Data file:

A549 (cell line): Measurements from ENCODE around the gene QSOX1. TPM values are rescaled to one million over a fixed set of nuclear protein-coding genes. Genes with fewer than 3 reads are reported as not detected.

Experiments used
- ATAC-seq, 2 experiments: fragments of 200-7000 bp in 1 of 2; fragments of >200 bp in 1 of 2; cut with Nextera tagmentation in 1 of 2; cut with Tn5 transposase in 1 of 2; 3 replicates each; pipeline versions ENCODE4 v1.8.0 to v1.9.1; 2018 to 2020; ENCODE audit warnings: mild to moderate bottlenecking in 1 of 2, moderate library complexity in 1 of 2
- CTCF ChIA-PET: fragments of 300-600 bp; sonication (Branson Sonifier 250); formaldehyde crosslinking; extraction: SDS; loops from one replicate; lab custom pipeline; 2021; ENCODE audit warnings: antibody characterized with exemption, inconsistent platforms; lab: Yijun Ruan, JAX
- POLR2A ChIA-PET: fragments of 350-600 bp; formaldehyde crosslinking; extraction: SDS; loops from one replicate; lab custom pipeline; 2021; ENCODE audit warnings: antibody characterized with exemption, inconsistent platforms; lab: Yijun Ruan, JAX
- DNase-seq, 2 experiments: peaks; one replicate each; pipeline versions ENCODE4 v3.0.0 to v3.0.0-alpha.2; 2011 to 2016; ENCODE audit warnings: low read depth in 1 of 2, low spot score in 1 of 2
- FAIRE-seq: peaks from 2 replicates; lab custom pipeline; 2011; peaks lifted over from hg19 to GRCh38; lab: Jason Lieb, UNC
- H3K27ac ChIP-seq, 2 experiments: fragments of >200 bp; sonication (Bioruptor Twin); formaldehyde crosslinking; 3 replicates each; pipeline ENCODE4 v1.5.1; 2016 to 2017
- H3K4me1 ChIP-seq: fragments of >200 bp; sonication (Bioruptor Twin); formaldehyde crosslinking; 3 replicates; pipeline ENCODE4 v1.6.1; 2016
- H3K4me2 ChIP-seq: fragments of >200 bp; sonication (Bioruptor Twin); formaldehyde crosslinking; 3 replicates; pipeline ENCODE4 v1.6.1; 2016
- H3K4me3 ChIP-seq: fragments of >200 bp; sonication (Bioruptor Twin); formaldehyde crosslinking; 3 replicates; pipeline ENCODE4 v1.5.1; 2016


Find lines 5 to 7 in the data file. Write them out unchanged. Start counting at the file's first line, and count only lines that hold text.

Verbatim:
- POLR2A ChIA-PET: fragments of 350-600 bp; formaldehyde crosslinking; extraction: SDS; loops from one replicate; lab custom pipeline; 2021; ENCODE audit warnings: antibody characterized with exemption, inconsistent platforms; lab: Yijun Ruan, JAX
- DNase-seq, 2 experiments: peaks; one replicate each; pipeline versions ENCODE4 v3.0.0 to v3.0.0-alpha.2; 2011 to 2016; ENCODE audit warnings: low read depth in 1 of 2, low spot score in 1 of 2
- FAIRE-seq: peaks from 2 replicates; lab custom pipeline; 2011; peaks lifted over from hg19 to GRCh38; lab: Jason Lieb, UNC